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Monday, April 6, 2009

A glimmer of a breakthrough!

Before we adopted, we read the recommended books and thoroughly discussed "bonding and attachment" issues with our social worker. This is a critical topic in adoption because orphans often arrive with "baggage" from their past that can affect how they bond/attach with their adoptive parents. A lack of attachment can have a long-term effect on a the child's ability to fully trust. At first glance, this may not seem like a critical issue - but TRUST is the basis for every relationship, within the family and beyond.

With a biological child, this reciprocal trust occurs naturally in a healthy relationship. Your baby cries and a parent immediately responds to his needs (hungry, tired, cold or hot, wet diaper, etc.) This regular interaction (cry - respond, cry-respond, cry- respond) creates a natural bond of trust and love. Later the child responds and learns and loves because they have learned early in life to TRUST. Orphaned children may not have learned this reciprocal trust early in life for a variety of reasons - perhaps the parent just wasn't there to respond. Children who don't learn to attach, can manifest a variety of relationship issues - as children and later as adults. Experts much wiser than I have written volumes on this topic, so I will leave the complete explanations for them.

With Wesley, our 2 year old, we noticed evidence of bonding and attachment issues within a few days of arriving home. Before we had even travelled to Ethiopia, our monthly reports contained information about his behavior - he would quickly resort to biting or hitting when he was angry. When we travelled to Ethiopia to bring home our sons, each of us were victim to one of his bursts of anger. When something happened that didn't fit his plans, he would turn and bite or hit or scratch. Poor Maea got bit on the cheek on two different occasions - and these were not little nips but a full-fledged bite that needed to have his little jaws pried loose.

The other issue we noticed is that he was not recognizing us as parents with any parental authority. If we said "No" to hitting or biting, or insisted that he eat some fruit or vegetables, or proclaimed that it was bedtime - he would respond with a tantrum, no eye contact, a glare, rhythmic crying - or seek out another person to try to get his way. This would even happen in public - at a coffee shop for example, where he pointed to a cookie and I shook my head "no". He would arch his back and writhe to be put down. He immediately went to Jay, raised his arms to be picked up and then demanded the cookie. When Jay shook his head "no", he writhed and arched his back to be put down. He then stepped to the next person in line - a stranger - and lifted his hands to be held so he could ask for the cookie.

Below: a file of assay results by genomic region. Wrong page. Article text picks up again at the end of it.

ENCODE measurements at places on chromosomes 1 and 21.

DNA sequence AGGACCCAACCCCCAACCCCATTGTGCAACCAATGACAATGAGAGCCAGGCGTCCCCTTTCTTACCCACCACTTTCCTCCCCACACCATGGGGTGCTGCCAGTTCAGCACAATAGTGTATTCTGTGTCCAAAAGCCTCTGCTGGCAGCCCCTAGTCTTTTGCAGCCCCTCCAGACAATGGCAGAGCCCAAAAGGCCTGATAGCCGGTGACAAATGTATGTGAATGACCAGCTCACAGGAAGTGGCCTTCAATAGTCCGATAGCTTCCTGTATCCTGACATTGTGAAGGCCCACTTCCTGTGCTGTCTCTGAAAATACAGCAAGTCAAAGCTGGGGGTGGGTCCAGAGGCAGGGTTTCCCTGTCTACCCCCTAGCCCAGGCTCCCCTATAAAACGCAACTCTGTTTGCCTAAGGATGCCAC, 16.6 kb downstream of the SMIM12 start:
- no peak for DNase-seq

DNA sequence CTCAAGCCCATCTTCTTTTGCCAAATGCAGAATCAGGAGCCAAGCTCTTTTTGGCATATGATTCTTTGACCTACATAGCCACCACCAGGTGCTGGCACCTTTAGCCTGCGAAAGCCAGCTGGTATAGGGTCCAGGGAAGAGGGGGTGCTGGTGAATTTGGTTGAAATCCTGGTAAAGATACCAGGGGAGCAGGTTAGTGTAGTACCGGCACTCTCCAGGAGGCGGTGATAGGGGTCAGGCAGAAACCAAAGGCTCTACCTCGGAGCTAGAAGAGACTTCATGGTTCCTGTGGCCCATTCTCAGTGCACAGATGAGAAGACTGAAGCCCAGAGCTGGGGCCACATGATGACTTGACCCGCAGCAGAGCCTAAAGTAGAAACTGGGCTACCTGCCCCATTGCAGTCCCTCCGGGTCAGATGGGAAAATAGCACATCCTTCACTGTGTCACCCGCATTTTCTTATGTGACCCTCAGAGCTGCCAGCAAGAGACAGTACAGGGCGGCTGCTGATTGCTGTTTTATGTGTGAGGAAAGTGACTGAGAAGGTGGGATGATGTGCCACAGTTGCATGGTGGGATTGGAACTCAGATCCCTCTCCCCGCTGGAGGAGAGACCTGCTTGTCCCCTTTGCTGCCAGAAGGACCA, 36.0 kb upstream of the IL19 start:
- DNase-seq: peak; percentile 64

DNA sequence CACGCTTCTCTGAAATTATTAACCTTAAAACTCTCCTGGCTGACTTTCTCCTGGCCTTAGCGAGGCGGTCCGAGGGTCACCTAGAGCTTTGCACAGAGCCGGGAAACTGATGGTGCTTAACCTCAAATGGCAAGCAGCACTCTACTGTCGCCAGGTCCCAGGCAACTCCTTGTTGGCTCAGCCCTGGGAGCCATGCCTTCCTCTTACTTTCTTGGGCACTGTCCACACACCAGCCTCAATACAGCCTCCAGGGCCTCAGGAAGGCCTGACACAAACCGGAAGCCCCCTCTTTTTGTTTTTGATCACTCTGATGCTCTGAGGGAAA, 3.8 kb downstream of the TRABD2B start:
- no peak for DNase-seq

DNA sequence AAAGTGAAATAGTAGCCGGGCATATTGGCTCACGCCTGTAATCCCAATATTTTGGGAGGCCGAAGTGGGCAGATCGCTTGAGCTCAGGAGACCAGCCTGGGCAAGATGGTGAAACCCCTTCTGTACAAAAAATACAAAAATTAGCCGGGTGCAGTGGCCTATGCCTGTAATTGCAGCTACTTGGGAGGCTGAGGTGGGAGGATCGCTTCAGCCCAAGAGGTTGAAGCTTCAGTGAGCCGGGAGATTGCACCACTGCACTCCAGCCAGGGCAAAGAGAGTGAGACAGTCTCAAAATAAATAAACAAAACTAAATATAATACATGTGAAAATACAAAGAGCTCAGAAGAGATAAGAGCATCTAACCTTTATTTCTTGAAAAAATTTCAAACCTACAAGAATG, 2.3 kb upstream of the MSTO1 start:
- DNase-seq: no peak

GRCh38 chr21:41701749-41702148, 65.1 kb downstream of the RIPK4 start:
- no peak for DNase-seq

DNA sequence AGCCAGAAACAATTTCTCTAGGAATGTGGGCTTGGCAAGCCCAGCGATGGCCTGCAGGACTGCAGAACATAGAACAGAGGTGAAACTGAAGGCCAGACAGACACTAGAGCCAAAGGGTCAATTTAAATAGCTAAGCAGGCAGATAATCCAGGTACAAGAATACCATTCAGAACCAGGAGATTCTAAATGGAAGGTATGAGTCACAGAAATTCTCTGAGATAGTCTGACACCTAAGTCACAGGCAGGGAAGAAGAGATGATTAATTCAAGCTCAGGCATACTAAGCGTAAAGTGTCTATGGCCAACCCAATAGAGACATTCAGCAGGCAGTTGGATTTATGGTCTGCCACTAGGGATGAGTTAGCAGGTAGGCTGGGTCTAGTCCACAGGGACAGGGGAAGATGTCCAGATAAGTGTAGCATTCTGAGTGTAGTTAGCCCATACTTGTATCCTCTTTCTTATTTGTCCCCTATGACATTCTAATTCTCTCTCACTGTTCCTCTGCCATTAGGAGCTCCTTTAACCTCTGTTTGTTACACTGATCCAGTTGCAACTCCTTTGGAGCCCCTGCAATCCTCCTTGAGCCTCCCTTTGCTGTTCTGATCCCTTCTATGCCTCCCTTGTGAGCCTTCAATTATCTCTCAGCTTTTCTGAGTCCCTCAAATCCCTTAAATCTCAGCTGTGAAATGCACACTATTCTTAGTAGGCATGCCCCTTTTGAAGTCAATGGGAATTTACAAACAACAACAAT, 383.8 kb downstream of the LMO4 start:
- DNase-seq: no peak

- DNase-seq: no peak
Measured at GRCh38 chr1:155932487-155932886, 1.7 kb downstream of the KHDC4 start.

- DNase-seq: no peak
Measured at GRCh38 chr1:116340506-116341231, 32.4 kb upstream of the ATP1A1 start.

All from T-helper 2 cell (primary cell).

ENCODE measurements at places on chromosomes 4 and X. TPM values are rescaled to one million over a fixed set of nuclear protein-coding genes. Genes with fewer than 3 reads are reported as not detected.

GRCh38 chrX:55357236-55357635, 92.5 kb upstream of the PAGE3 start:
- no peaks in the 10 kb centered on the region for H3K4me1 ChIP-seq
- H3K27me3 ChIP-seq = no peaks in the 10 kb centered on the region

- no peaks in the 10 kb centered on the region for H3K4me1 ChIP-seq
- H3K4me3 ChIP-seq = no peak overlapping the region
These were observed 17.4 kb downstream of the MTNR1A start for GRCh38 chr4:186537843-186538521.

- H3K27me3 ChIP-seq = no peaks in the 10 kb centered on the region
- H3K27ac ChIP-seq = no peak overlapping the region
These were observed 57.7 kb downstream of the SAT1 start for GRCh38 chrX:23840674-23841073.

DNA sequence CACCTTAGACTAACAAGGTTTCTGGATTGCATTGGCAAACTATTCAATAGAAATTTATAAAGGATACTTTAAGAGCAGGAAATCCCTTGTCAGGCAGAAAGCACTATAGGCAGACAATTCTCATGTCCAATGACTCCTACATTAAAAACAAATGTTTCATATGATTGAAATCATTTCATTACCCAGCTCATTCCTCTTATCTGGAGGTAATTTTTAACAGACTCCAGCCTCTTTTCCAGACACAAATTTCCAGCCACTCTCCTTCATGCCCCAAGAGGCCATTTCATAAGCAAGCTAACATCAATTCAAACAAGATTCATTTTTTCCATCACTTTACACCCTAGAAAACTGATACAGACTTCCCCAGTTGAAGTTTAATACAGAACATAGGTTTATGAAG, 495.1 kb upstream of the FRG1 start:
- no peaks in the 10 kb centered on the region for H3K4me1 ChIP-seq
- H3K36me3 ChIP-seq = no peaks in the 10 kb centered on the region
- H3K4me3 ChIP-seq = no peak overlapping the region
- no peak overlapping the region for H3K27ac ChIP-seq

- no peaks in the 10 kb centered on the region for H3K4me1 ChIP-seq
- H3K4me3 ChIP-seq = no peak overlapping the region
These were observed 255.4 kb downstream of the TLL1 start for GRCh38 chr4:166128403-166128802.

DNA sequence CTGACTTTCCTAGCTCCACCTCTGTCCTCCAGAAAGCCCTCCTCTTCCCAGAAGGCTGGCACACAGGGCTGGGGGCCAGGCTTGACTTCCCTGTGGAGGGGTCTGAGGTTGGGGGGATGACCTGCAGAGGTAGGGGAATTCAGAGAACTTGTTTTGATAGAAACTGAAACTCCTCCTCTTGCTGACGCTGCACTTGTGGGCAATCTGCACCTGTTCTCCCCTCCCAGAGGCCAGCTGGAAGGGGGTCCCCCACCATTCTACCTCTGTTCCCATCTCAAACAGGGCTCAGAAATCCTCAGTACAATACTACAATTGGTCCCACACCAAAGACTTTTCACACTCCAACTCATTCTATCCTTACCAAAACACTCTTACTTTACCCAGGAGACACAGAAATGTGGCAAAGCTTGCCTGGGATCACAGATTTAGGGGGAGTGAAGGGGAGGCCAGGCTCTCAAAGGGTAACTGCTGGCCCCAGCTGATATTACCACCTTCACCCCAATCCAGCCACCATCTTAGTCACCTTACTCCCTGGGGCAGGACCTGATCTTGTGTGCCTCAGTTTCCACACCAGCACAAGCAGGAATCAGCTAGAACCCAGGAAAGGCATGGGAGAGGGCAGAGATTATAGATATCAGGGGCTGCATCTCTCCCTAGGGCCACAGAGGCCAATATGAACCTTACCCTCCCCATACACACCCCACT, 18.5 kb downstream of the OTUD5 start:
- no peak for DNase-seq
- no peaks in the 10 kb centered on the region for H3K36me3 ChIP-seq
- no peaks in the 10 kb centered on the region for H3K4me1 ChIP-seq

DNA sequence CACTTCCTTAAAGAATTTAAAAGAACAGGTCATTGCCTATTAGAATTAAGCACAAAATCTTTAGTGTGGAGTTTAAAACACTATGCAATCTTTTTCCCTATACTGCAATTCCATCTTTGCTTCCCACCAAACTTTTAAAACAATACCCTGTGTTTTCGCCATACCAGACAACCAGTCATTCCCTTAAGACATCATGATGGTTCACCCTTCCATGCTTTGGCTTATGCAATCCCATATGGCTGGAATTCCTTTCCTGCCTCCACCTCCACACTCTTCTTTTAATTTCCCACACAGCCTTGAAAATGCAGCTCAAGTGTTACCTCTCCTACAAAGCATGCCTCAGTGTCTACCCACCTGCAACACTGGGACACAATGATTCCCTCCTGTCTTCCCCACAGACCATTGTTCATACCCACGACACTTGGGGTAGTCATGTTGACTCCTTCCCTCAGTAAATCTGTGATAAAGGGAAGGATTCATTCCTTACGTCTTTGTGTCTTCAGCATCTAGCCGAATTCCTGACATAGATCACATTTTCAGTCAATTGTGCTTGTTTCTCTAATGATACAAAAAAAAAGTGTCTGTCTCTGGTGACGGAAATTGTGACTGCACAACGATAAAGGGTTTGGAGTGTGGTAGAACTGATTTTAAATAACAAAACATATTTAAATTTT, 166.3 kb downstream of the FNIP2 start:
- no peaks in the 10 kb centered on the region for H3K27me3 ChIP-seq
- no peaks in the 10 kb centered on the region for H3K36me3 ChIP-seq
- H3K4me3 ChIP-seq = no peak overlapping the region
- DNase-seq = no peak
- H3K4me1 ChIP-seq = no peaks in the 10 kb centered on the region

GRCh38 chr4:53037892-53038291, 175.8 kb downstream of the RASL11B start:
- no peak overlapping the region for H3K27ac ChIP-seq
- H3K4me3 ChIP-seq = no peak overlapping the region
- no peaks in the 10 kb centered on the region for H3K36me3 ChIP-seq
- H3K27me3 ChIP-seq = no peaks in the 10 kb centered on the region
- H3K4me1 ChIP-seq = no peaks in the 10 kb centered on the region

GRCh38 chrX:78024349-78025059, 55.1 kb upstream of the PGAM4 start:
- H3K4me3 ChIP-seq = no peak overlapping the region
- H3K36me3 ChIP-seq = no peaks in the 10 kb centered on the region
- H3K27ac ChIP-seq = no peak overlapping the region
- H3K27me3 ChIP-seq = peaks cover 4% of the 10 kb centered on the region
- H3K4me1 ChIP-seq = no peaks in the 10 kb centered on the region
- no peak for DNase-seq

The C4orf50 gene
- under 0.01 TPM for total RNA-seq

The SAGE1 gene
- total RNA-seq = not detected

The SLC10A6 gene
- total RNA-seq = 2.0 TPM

This indiscriminate preference and affection to strangers was exhibited many times in public. As parents, we have a huge investment in his long term well-being and health, and we have the sometimes difficult task of saying "no" for his own good. For a child that has not "attached" to us as parents - we are simply obstacles standing in the way of getting what he wants. And if he does not learn a healthy attachment to us - he will continue to view people as obstacles and will not form appropriate relationships, but will manipulate people to get what he wants.

To others, children with attachment issues seem like the most charming and outgoing and social of children. That is until they don't get what they want - then they are not charming or social. Whether we were in church, in a store, at a coffee shop, anyone that approached to say "hello" was immediately met with Wesley's beautiful smile, twinkling eyes and outstretched arms. Yes - absolutely charming but absolutley not normal or appropriate behavior for a child this age. Think of your children and nieces and nephews - can a perfect stranger approach, and will your child readily dive into their arms?

However - this is normal behavior learned in an orphanage. When a visitor arrives, the cutest, most charming child that clambers into the arms or lap of a visitor first, will get the attention and maybe even a treat from their pocket. This is survival behavior - but it does not work well within a family and is not healthy behavior in the long run.

So what do you do? Recognize it and know that creating an EXCLUSIVE bond of trust and love will take time. For us, once we recognized the behavior, we began to set guidelines and rules so that we can help him learn to trust, bond and attach to us exclusively as his parents. Jay and I exclusively are the ones to meet all of his needs - bedtime, soothing, eating - and the only ones to discipline him. We are also the only ones to hold him.

This can create awkward situations at times when someone you know approaches, and he eagerly reaches for them and tries to climb into their arms - and I have to say "no-no". Sometimes people ask to hold him and reach for him, and I have to explain that we are working on bonding and attachment and only Jay and I can hold him for now. Sometimes this explanation is met with a puzzled look and a frown. With extended family members (like grandparents, aunts and uncles) this is especially difficult to not allow others to hold him or snuggle with him for now. Once we explain the situation, everyone seems to understand but it is awkward and difficult.